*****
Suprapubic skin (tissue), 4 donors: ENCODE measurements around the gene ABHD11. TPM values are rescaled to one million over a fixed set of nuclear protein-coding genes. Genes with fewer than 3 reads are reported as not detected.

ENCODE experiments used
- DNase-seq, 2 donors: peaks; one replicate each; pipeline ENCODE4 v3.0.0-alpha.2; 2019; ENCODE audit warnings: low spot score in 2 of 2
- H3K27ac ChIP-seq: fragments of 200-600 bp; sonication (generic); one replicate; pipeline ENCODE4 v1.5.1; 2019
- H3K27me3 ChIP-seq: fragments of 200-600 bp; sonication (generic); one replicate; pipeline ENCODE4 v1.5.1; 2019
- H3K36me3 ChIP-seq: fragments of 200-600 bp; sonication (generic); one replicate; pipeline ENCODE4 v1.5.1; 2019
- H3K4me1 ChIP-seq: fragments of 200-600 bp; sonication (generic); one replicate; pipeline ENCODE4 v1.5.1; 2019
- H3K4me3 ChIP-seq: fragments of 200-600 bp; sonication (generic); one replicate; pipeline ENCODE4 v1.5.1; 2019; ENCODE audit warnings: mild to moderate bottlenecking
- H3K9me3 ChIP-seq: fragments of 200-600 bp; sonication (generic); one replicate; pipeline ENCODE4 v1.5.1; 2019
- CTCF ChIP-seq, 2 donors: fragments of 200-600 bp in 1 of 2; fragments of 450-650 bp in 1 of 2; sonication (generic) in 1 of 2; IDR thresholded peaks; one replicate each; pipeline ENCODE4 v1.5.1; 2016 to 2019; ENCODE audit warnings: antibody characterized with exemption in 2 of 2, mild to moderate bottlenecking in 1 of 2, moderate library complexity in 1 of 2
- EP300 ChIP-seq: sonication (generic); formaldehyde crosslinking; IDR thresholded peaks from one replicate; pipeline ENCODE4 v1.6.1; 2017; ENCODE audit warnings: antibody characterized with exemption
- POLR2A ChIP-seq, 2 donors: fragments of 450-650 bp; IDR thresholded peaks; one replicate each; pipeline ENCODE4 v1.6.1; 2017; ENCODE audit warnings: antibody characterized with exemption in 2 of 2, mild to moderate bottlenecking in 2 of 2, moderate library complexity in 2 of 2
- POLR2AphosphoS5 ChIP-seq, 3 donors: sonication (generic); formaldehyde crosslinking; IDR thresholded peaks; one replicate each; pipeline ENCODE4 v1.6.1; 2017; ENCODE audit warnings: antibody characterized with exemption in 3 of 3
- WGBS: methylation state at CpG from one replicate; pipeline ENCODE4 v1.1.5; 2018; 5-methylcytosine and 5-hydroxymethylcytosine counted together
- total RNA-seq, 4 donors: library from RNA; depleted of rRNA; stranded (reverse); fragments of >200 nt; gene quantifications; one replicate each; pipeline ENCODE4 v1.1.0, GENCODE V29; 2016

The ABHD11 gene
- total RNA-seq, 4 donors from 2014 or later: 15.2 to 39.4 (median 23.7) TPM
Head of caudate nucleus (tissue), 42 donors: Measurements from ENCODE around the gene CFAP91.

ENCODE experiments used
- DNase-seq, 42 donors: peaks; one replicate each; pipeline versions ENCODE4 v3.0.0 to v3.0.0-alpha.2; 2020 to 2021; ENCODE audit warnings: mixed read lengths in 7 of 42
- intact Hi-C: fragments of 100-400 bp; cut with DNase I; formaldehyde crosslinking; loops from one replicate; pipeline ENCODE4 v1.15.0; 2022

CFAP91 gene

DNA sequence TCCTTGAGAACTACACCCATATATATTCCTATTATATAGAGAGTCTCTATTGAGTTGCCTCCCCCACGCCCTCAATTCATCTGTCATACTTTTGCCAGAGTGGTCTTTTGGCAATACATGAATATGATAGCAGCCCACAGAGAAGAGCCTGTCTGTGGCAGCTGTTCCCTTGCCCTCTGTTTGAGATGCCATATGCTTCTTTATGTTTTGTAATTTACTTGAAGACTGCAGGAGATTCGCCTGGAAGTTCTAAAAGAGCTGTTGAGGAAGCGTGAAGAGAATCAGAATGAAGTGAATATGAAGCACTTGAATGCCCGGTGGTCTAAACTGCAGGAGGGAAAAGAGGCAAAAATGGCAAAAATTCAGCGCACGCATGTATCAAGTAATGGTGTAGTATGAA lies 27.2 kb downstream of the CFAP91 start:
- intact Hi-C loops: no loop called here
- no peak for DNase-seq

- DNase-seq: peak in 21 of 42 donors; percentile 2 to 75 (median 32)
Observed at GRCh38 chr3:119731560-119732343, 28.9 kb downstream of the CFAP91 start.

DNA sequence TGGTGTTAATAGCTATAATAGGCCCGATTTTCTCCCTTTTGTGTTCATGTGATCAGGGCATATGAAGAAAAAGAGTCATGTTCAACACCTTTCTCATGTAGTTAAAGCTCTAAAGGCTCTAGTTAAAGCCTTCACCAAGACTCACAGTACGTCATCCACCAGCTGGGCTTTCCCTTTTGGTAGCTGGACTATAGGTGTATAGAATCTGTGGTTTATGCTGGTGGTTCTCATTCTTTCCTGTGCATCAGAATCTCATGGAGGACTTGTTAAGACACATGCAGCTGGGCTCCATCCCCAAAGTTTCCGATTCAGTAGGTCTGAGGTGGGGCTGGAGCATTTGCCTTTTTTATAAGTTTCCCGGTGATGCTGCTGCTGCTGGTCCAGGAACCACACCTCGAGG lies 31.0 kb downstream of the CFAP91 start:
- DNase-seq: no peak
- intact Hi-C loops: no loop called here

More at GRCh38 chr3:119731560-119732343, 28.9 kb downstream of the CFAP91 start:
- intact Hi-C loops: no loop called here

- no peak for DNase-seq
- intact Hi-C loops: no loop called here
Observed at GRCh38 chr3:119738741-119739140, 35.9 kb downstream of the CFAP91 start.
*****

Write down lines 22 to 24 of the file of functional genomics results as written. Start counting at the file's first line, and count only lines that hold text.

CFAP91 gene

DNA sequence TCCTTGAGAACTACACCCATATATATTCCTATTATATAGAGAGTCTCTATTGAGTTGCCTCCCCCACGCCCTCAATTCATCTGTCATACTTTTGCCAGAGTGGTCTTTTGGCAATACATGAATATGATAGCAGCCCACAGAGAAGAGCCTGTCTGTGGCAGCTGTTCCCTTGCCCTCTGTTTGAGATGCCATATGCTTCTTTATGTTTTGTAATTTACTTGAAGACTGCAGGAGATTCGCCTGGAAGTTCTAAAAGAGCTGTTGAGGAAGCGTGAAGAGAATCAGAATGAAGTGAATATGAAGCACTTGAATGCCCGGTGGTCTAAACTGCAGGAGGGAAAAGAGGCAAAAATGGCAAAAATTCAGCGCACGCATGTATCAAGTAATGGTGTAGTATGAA lies 27.2 kb downstream of the CFAP91 start:
- intact Hi-C loops: no loop called here